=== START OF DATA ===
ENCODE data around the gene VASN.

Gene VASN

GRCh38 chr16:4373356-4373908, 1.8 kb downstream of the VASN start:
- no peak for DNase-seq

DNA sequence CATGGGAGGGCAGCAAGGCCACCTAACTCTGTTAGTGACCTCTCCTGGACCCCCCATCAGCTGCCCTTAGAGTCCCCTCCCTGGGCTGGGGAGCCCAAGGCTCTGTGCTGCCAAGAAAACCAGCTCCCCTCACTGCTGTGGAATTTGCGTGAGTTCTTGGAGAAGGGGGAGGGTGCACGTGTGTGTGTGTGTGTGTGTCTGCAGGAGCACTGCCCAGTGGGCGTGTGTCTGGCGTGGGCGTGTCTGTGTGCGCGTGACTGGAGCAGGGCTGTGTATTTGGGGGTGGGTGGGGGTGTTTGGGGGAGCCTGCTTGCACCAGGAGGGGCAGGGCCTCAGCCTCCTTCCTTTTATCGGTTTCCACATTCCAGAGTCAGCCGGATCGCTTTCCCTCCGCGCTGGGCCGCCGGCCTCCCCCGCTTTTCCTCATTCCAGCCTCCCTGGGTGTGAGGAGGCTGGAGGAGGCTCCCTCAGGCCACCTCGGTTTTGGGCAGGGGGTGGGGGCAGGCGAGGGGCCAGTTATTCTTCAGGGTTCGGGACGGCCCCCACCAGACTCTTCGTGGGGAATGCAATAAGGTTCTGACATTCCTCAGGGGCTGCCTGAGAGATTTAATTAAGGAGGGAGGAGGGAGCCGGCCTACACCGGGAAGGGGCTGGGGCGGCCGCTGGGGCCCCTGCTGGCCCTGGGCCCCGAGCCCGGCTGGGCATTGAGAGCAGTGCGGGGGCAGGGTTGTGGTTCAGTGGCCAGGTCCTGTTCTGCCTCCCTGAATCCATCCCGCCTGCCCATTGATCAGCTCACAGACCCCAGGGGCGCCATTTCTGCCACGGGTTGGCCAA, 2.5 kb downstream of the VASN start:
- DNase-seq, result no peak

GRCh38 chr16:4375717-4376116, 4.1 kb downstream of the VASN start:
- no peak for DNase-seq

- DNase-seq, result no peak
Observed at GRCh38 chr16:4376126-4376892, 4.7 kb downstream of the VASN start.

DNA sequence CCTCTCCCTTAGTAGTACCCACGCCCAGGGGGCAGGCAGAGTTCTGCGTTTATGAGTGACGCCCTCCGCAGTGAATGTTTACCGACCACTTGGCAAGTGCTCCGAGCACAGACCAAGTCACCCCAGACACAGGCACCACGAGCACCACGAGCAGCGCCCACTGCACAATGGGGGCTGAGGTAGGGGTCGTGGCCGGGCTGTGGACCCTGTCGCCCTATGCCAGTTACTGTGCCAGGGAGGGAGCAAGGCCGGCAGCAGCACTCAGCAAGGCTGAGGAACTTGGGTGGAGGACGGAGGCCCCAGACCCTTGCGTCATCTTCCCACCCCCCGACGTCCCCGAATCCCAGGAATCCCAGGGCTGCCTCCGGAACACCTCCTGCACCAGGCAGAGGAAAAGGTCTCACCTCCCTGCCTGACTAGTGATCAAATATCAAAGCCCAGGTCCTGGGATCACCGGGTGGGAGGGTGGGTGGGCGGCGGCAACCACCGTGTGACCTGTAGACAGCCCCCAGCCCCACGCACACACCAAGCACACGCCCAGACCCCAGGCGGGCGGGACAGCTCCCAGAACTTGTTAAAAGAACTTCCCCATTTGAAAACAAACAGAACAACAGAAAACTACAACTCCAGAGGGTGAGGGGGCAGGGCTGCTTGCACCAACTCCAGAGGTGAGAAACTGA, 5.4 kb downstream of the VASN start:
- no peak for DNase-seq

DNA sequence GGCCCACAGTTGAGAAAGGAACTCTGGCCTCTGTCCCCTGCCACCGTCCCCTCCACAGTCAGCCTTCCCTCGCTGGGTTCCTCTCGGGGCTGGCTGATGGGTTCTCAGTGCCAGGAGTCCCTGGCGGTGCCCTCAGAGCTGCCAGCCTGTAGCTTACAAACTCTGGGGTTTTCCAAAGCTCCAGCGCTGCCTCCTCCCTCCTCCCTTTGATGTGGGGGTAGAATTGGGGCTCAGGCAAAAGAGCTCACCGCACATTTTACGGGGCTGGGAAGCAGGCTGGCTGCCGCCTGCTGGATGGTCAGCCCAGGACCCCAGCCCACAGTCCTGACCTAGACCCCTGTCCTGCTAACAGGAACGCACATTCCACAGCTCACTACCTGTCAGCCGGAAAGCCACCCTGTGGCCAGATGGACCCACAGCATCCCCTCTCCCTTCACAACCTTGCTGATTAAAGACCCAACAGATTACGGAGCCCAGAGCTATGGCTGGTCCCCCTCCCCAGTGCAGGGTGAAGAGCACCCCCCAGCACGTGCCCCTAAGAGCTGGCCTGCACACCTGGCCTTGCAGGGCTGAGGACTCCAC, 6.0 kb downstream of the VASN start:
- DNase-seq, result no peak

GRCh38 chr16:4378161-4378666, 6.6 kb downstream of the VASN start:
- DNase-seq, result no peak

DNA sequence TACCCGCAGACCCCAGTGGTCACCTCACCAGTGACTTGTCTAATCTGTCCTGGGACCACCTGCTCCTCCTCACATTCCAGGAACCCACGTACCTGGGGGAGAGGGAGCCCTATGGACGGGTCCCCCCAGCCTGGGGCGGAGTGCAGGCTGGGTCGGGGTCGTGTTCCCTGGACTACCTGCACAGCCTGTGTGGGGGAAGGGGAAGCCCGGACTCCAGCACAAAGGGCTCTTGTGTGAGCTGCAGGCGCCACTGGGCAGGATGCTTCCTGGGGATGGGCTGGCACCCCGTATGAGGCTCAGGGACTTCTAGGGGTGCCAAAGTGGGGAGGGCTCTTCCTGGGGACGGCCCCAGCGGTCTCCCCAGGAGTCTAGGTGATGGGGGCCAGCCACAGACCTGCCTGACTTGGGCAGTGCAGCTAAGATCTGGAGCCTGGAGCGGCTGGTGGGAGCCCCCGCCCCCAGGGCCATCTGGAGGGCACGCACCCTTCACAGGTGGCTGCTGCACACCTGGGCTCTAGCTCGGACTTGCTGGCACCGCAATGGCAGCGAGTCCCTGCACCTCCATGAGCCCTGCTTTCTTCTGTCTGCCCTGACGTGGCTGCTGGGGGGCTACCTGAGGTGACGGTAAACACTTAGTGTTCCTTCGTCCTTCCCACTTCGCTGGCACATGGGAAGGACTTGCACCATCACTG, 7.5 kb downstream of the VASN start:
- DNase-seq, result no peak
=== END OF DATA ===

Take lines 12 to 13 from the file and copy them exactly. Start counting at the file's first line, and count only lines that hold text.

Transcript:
- no peak for DNase-seq

DNA sequence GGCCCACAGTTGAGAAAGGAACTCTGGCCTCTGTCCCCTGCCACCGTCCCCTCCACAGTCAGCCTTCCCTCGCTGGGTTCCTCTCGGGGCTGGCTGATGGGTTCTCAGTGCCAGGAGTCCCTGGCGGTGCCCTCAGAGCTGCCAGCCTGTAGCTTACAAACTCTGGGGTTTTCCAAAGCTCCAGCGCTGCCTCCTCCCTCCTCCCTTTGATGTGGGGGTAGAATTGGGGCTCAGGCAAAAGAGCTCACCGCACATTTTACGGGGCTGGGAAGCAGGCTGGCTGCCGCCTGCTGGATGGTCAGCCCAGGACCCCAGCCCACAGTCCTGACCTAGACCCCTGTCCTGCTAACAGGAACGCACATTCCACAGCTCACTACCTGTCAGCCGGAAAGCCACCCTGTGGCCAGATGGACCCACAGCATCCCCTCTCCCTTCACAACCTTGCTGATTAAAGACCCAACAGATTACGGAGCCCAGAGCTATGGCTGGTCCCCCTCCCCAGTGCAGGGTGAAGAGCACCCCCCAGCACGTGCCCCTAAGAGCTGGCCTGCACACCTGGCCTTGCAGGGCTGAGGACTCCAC, 6.0 kb downstream of the VASN start: